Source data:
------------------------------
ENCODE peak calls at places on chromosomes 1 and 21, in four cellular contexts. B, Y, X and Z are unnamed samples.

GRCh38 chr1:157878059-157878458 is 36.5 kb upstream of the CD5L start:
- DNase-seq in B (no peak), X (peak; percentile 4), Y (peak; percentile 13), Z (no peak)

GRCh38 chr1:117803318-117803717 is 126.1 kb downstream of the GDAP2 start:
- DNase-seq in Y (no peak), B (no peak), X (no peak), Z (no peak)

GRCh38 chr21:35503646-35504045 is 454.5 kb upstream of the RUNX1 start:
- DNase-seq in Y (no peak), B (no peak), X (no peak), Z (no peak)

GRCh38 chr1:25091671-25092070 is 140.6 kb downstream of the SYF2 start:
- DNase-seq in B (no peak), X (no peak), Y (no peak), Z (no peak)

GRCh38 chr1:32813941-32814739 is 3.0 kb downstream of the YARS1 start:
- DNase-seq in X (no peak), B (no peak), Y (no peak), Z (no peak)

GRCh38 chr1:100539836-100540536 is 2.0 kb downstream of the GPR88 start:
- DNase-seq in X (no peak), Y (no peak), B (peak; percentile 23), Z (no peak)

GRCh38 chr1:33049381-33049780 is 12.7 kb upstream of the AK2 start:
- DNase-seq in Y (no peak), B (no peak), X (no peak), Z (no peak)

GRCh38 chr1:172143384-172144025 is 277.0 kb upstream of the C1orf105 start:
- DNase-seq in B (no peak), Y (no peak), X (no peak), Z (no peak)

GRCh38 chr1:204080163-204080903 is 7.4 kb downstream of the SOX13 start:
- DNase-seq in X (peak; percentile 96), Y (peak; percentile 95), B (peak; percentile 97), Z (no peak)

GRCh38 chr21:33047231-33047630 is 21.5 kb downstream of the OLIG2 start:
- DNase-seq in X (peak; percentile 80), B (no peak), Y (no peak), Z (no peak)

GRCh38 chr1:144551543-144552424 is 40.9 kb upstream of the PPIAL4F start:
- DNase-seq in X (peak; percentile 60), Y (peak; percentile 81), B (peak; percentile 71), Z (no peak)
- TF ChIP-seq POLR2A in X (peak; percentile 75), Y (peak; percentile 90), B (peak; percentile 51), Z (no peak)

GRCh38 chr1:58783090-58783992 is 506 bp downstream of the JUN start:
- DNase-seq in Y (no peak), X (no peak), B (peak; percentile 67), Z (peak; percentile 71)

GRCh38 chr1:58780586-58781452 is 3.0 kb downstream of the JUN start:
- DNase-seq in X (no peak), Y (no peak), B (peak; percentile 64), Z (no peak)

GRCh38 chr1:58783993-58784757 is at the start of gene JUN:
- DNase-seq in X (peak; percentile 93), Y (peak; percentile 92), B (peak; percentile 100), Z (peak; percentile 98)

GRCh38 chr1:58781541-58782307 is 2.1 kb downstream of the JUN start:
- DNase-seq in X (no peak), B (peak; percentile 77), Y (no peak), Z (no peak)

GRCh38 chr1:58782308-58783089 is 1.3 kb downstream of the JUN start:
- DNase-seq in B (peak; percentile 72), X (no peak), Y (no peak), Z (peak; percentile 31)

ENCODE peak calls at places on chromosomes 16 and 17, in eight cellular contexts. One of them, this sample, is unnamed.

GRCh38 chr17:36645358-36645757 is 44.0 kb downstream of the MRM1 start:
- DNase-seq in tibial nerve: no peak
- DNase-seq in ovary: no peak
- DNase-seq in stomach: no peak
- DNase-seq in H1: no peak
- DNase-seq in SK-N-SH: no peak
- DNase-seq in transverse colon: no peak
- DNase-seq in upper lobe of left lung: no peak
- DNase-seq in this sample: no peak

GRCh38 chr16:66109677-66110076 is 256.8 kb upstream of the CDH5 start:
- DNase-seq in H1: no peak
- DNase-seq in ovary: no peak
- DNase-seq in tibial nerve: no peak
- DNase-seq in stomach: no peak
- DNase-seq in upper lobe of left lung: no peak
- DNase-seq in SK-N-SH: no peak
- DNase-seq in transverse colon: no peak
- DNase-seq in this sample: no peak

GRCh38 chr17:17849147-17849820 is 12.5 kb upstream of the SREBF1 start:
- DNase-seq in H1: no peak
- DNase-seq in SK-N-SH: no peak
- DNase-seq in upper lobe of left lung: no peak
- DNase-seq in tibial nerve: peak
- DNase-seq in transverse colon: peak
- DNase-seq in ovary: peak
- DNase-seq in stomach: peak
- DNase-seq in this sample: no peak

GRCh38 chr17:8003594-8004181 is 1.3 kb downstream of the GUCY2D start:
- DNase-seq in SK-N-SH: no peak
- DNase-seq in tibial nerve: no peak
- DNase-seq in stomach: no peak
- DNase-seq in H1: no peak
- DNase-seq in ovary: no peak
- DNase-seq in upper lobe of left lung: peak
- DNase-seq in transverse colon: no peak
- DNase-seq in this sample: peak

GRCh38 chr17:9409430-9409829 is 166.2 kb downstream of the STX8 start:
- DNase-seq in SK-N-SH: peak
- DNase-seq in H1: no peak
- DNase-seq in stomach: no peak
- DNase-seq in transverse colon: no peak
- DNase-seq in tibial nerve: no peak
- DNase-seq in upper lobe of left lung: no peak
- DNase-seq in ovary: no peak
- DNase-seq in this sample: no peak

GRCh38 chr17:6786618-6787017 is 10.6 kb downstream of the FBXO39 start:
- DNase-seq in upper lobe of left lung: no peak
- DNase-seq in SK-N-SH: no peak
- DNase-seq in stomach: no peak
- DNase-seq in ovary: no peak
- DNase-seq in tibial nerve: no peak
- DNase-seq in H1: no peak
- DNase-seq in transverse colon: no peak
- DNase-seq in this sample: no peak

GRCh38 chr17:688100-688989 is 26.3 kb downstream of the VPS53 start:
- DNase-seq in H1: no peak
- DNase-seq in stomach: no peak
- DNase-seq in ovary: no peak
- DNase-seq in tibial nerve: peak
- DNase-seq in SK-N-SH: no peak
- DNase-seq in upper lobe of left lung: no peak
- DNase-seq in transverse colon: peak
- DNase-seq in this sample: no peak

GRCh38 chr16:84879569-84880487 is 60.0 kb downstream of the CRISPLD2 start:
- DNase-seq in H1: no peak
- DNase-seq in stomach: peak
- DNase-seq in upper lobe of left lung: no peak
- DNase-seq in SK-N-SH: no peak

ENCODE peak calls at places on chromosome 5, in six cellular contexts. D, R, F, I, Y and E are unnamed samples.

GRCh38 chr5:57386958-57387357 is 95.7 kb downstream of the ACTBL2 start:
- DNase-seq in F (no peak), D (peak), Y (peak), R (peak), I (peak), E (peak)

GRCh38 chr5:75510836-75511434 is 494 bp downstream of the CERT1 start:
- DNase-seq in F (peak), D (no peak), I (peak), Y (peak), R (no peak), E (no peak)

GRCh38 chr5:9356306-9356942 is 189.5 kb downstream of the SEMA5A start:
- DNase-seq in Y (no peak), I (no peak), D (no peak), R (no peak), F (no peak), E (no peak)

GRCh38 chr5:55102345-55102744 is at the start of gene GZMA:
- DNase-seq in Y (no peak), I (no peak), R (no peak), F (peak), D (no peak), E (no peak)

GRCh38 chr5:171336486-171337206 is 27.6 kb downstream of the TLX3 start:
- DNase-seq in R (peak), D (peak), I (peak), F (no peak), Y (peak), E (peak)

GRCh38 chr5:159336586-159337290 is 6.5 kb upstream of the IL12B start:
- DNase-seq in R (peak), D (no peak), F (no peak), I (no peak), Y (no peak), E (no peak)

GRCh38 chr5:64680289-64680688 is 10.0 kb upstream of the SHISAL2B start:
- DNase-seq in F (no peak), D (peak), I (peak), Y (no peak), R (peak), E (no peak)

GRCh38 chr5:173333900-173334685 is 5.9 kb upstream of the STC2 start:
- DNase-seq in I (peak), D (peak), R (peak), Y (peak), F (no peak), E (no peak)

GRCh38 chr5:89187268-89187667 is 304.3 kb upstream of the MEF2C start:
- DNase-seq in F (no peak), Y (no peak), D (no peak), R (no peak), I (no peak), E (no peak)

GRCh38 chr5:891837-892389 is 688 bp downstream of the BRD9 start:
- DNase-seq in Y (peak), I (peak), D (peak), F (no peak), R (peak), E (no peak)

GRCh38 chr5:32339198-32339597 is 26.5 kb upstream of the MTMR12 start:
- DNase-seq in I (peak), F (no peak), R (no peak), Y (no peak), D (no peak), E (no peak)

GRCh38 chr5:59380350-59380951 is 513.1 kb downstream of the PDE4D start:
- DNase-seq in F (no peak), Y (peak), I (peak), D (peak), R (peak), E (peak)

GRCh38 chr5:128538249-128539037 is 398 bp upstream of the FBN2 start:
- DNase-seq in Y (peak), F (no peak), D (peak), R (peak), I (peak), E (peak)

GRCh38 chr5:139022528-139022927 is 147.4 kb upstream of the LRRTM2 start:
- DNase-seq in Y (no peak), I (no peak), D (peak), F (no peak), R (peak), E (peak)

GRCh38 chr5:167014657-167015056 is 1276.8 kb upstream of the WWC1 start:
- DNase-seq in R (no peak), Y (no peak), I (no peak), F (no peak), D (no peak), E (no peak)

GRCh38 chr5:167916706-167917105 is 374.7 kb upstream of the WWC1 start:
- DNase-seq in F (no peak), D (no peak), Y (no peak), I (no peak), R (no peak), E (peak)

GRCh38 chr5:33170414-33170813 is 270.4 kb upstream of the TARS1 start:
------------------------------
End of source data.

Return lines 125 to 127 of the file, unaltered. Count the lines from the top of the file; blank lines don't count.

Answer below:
GRCh38 chr5:32339198-32339597 is 26.5 kb upstream of the MTMR12 start:
- DNase-seq in I (peak), F (no peak), R (no peak), Y (no peak), D (no peak), E (no peak)

GRCh38 chr5:59380350-59380951 is 513.1 kb downstream of the PDE4D start: